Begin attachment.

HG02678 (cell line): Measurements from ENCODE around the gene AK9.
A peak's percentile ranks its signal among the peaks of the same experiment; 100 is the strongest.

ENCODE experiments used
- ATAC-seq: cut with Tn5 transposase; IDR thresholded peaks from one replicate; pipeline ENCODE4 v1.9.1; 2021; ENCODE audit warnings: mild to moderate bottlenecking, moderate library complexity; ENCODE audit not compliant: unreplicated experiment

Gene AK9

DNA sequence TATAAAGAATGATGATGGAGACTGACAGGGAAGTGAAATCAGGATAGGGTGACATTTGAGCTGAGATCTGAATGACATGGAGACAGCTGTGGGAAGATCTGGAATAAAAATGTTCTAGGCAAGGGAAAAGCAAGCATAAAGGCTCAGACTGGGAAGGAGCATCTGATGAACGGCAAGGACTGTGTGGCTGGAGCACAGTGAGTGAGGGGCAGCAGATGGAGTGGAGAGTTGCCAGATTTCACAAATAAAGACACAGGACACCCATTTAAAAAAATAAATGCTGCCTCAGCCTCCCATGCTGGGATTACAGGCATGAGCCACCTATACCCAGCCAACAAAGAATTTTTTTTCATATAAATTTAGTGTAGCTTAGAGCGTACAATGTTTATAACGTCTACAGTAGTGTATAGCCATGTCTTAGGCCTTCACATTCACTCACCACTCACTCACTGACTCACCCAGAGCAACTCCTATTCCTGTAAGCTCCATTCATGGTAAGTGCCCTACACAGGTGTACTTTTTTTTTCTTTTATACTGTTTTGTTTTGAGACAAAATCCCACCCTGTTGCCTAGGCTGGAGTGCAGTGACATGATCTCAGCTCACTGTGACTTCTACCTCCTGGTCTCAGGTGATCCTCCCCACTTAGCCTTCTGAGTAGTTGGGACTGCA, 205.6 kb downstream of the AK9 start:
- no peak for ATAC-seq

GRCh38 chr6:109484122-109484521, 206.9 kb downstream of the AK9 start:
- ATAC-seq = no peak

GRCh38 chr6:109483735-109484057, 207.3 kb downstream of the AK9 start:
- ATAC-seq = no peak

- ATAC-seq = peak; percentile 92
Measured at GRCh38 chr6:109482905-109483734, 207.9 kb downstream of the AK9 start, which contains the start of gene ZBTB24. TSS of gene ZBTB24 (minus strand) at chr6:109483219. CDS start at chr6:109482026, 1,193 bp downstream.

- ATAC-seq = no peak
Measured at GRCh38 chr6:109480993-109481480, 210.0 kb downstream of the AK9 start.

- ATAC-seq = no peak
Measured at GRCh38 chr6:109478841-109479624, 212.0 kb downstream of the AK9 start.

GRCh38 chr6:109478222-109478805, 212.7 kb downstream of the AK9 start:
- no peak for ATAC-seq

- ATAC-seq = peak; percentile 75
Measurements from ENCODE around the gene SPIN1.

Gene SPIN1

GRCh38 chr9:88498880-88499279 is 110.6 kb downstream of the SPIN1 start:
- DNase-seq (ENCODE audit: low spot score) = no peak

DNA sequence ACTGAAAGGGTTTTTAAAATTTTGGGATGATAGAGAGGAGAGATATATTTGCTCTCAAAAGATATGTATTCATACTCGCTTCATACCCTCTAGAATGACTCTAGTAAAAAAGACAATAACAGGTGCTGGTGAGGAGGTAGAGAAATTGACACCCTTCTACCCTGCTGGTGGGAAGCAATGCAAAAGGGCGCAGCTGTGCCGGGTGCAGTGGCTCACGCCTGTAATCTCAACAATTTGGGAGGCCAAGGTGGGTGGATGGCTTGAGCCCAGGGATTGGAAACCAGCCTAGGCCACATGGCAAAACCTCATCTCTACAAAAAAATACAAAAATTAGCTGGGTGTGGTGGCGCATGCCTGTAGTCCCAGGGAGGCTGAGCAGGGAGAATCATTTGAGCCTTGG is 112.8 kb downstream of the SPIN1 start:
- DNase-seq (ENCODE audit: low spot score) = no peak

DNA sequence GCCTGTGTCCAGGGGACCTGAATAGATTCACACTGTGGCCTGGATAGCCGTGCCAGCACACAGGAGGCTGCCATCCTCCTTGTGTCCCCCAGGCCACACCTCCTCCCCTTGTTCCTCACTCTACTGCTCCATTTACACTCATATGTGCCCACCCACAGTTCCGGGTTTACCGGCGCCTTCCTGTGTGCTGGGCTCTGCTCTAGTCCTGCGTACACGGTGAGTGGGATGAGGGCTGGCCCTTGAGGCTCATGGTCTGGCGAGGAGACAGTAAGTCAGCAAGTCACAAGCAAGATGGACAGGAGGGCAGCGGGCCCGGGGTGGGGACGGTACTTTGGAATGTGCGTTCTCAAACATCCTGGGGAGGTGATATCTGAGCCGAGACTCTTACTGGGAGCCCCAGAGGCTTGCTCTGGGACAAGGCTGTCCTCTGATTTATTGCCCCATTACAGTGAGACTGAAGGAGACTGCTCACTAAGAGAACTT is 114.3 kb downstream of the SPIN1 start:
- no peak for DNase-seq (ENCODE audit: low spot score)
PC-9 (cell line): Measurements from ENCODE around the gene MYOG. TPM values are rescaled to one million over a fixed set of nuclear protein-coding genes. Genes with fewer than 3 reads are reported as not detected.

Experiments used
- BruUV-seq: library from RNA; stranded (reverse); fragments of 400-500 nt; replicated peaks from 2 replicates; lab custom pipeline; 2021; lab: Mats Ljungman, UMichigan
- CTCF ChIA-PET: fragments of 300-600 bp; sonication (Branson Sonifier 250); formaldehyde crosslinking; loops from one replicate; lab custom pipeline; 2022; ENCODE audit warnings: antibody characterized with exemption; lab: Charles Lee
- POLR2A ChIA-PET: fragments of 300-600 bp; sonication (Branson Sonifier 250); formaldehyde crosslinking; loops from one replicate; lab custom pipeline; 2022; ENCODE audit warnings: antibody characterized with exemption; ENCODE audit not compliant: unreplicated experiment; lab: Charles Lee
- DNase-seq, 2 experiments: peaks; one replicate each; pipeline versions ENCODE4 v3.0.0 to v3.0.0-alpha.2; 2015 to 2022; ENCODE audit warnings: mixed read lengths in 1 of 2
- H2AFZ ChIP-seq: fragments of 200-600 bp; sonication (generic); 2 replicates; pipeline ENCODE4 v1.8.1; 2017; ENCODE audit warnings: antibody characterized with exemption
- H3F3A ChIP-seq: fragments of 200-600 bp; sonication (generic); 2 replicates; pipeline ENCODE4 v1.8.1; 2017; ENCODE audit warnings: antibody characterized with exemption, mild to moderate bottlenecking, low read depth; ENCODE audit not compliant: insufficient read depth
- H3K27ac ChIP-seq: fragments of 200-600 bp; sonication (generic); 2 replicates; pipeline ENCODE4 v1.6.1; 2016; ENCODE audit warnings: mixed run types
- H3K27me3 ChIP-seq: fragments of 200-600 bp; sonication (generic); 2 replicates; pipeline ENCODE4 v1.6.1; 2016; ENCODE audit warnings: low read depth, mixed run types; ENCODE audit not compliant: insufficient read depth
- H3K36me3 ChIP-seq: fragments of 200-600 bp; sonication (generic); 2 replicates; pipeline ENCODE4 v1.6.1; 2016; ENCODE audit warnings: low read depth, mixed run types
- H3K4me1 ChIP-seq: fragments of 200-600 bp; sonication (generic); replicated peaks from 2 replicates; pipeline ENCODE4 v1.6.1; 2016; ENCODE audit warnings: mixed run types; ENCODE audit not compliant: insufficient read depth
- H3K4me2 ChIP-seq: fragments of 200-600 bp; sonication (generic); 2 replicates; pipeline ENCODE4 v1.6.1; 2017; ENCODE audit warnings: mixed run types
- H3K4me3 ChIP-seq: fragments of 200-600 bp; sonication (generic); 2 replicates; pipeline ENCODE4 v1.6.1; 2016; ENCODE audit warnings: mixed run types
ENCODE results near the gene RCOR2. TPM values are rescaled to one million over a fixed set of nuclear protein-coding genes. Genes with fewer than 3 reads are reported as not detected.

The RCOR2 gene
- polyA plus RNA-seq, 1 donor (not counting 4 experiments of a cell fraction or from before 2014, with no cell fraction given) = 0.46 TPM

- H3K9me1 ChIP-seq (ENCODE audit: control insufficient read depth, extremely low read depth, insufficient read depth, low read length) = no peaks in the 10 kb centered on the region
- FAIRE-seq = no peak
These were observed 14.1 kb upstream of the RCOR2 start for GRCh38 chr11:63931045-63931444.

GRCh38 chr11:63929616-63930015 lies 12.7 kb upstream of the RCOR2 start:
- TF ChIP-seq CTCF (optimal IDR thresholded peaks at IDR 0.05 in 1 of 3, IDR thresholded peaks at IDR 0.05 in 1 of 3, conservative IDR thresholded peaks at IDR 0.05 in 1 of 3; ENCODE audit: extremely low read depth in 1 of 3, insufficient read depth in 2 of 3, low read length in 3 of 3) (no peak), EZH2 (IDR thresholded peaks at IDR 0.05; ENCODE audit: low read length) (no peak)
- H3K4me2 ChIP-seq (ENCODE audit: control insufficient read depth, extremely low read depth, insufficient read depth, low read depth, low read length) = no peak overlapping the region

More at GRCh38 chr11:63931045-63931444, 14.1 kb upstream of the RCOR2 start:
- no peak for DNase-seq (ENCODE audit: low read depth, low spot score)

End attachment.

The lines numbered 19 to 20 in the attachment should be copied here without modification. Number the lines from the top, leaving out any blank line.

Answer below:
- no peak for ATAC-seq

- ATAC-seq = peak; percentile 75